This week, marking 42 years since Joy Division's iconic singer, Ian Curtis, took his own life on May 18, 1980, two of the band's surviving members addressed the topics of mental health and suicide prevention with the British Parliament.
Listen to the music of Ian Curtis -- featuring tracks from Joy Division, New Order, and more on Audacy's New Wave Mix Tape
Guitarist and singer Bernard Sumner, and drummer Stephen Morris -- who went on to form New Order following Curtis' passing -- spoke of the critical importance of addressing the stigmas surrounding mental health, being aware of warning signs, and the need to provide more access to those seeking help. Opening the discussion that was initially scheduled to be held in 2020, on the 40th anniversary of Curtis' death -- postponed as most events due to COVID -- Sumner spoke about the difficulty he and his bandmates faced in separating Curtis' well-known battle with epilepsy and an unknown depression.
“Originally, we didn’t think he had a mental health problem – we thought he had a problem with epilepsy,” said Sumner. As evidenced in numerous Joy Division documentaries, Curtis could be a “regular” and “happy-go-lucky guy,” Sumner adds. Although “his lyrics were a bit on the dark side, to put it mildly, but when Ian was with us on a day-to-day basis and in rehearsals, he was a good laugh."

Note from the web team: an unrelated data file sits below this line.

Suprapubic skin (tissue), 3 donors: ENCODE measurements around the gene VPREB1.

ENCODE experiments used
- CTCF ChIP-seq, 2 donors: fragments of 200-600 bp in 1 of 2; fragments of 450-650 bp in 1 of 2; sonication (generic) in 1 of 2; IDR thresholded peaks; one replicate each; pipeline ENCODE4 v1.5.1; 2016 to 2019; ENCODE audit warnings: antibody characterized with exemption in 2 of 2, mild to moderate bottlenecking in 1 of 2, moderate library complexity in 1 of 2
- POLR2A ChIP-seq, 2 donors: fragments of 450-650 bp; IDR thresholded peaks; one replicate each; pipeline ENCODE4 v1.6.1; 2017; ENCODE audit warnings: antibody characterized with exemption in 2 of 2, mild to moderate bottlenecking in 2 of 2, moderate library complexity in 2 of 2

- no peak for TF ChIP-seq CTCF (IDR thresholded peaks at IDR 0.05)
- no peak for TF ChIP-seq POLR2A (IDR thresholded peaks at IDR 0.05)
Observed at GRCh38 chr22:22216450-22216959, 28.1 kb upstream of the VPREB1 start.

"You look at a lot of photos of Ian at the time, and a lot of them are of him with his head in his hands. Those photos were taken in the two weeks before he died. Most of the rest of the time, he was fine," Sumner told the panel, titled Suicide Prevention: Breaking The Silence. “The problem with Ian and with young men with depression is that you’re gradually boxing yourself in and you don’t know who you can talk to," adds Morris. “You hear tales of the 18-month waiting list,” Sumner commented on the country's National Health Service. “You can’t go on a waiting list if you’re thinking of killing yourself. That’s ludicrous... You need help straight away."
Sumner also spoke about inadequate support systems, beginning with friends and family, who are often unaware of the pre-indications displayed by someone struggling. “They need support as well. Very often, if someone has psychological problems, then medical professionals won’t speak to the family. I kind of think that’s wrong," he says, "because the family can’t take care of that person unless they know what the problem is.”
In the end, Sumner says he did make attempts to get through to Curtis, who seemed to have already made his decision, explaining that Ian stayed with him for two weeks before he died. “I tried every night to talk him out of it,” Sumner said, “but he was on a mission. It was going to happen. I don’t know what more we could have done.”
Throughout the month of May, Mental Health Awareness Month, Audacy will highlight some of our past heart-to-heart talks, in an effort to help raise awareness and reduce the stigma surrounding struggles with mental health and addiction.
I’m Listening aims to encourage those who are dealing with mental health issues to understand they are not alone. If you or anyone you know is struggling with depression or anxiety, please call the National Suicide Prevention Lifeline at 1-800-273-TALK (8255) or contact the Crisis Text Line by texting TALK to 741-741. You can also find more resources here.
For more mental health content, special edition artist interviews, resources, and more head to Imlistening.org. 365 days a year, I’m Listening is here to provide us all with moments of kindness, community, and support.